Amajla Tricic, Assistant News Editor
It was revealed last week that political consultancy firm Cambridge Analytica gained improper access to the data of 50 million Facebook profiles.
The firm identifies American voters and their political leanings by looking at a user’s Likes and Shares on the social media platform. That same collected information is used to make ads that appear on a user’s page.
CEO Mark Zuckerberg took to his own Facebook page to apologize for the incident that occurred, sharing the following as part of an apology and message tusers: “For those I hurt this year, I ask forgiveness and I will try to be better. For the ways my work was used to divide people rather than bring us together, I ask forgiveness and I will work to do better.”
The company also reached out to share what they would do about the incident, saying “Several days ago, we received reports that, contrary to the certifications we were given, not all data was deleted. We are moving aggressively to determine the accuracy of these claims. If true, this is another unacceptable violation of trust and the commitments they made. We are suspending SCL/Cambridge Analytica, Wylie and Kogan from Facebook, pending further information.”
On top of the scandal involving Cambridge Analytica, Facebook has also admitted to collecting data about phone calls and texts from Android phone users. However, most users were unaware that by syncing their phone contacts into Facebook Messenger they were allowing for records to be screened.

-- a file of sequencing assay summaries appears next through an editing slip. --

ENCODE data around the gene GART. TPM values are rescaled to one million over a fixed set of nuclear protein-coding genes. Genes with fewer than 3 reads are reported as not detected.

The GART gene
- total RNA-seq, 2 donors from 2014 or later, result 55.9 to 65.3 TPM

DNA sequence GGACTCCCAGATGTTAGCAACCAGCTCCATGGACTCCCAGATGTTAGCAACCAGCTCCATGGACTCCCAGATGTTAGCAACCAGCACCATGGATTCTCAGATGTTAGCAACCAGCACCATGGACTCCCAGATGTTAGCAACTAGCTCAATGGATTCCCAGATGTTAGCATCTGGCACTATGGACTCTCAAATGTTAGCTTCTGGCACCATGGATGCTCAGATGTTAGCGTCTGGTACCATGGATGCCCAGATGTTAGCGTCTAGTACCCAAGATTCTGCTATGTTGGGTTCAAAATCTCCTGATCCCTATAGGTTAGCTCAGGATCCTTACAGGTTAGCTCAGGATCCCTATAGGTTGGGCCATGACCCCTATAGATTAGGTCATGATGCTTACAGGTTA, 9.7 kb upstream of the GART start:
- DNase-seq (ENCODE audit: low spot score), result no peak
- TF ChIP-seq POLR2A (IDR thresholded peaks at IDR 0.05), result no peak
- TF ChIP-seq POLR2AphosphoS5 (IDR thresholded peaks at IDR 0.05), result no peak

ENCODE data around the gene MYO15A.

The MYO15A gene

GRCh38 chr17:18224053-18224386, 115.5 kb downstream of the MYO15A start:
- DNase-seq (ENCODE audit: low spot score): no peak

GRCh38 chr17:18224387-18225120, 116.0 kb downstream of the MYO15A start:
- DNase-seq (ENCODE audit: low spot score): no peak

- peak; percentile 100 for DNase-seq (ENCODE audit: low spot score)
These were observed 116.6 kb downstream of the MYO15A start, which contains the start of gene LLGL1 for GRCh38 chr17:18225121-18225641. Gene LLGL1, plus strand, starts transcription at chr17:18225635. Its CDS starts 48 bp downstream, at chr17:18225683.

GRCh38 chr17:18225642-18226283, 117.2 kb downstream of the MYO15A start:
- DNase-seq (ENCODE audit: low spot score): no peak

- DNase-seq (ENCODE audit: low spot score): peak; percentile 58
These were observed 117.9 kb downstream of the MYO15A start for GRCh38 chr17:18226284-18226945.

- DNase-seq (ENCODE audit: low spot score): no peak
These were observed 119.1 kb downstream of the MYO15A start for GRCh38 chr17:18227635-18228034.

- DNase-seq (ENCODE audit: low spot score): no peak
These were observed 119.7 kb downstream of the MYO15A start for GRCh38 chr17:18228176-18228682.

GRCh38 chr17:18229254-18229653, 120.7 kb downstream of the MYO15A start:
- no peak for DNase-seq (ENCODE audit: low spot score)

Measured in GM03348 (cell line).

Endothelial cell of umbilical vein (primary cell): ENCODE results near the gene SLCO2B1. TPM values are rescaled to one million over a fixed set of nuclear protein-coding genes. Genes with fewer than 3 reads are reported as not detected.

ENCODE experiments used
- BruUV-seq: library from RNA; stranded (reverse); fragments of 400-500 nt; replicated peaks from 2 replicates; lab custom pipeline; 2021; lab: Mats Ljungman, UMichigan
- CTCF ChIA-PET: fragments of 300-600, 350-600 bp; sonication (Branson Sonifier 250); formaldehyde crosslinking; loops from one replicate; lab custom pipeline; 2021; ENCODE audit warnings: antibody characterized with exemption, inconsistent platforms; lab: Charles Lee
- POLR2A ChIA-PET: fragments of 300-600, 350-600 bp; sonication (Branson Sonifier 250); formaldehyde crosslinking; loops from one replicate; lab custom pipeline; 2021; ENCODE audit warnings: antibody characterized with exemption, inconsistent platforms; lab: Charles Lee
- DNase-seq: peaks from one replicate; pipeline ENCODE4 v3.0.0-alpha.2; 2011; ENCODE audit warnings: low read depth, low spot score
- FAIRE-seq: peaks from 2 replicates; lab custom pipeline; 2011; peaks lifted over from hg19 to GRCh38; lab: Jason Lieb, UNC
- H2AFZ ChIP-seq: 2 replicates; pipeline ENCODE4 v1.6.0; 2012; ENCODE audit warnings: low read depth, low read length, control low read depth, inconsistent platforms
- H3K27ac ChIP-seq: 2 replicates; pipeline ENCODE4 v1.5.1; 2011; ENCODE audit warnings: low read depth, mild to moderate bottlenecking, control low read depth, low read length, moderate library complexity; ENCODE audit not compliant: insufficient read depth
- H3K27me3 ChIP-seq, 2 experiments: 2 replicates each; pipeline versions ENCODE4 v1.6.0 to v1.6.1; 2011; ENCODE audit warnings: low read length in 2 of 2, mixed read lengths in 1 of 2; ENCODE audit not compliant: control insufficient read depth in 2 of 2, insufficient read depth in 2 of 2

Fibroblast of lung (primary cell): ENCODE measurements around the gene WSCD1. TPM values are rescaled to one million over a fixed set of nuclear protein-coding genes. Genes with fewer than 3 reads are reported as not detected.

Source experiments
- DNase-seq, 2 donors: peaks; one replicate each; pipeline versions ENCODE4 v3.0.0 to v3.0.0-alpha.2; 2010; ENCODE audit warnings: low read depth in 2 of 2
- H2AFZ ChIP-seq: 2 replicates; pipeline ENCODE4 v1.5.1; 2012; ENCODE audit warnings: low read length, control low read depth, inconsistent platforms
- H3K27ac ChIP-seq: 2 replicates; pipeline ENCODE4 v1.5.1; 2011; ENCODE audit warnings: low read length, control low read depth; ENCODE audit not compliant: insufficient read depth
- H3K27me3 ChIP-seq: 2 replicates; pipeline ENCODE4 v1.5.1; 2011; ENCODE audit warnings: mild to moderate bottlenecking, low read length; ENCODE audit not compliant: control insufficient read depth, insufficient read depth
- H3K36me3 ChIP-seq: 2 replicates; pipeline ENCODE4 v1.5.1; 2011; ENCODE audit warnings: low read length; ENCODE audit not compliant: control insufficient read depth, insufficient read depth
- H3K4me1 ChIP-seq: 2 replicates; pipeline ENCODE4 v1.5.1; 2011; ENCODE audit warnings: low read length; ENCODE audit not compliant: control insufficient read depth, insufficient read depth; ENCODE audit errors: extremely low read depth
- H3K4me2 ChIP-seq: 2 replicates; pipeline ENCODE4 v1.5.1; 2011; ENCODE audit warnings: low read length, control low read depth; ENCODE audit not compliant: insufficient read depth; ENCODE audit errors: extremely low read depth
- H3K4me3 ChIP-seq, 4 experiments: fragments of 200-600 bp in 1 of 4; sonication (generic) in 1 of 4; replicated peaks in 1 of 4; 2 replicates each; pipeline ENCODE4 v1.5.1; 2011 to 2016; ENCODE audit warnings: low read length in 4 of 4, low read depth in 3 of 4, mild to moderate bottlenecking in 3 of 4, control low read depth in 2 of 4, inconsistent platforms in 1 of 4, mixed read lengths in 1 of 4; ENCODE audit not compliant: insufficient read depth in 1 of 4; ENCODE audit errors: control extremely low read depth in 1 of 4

The company said users can turn this feature off in their Facebook settings, but the backlash the company is currently facing raises the question if the social media platform can be trusted and how a user must be careful with the tools given to them.
Neil Fatata, a cybersecurity major at Utica College, said social media is the top choice for social engineering attacks and also mentioned that the elderly and younger kids could be vulnerable because they “do not truly understand” how social media works.
“Social engineer attacks can get your personal information from bank accounts to passwords,” he said. “This attack is where a social engineer would use a certain type of attack or phishing to get personal information or passwords to then get more from you.”
Fatata explained one way this could happen is by tricking a user into changing their password in an email that appears to be from an official, trustworthy account.
Belkisa Nuhanovic, also a Cybersecurity major, said that it is important not to have any personal information on social media.
“I do like social media to catch up on my news and see what my friends are up to, but I would never put out things like my address on there,” she said. “No matter how safe you think your profile is, there is always someone trying to attack you or use you for data.”
Since news of Facebook’s data issues came to light, the company’s stock has also tumbled as much as 14 percent.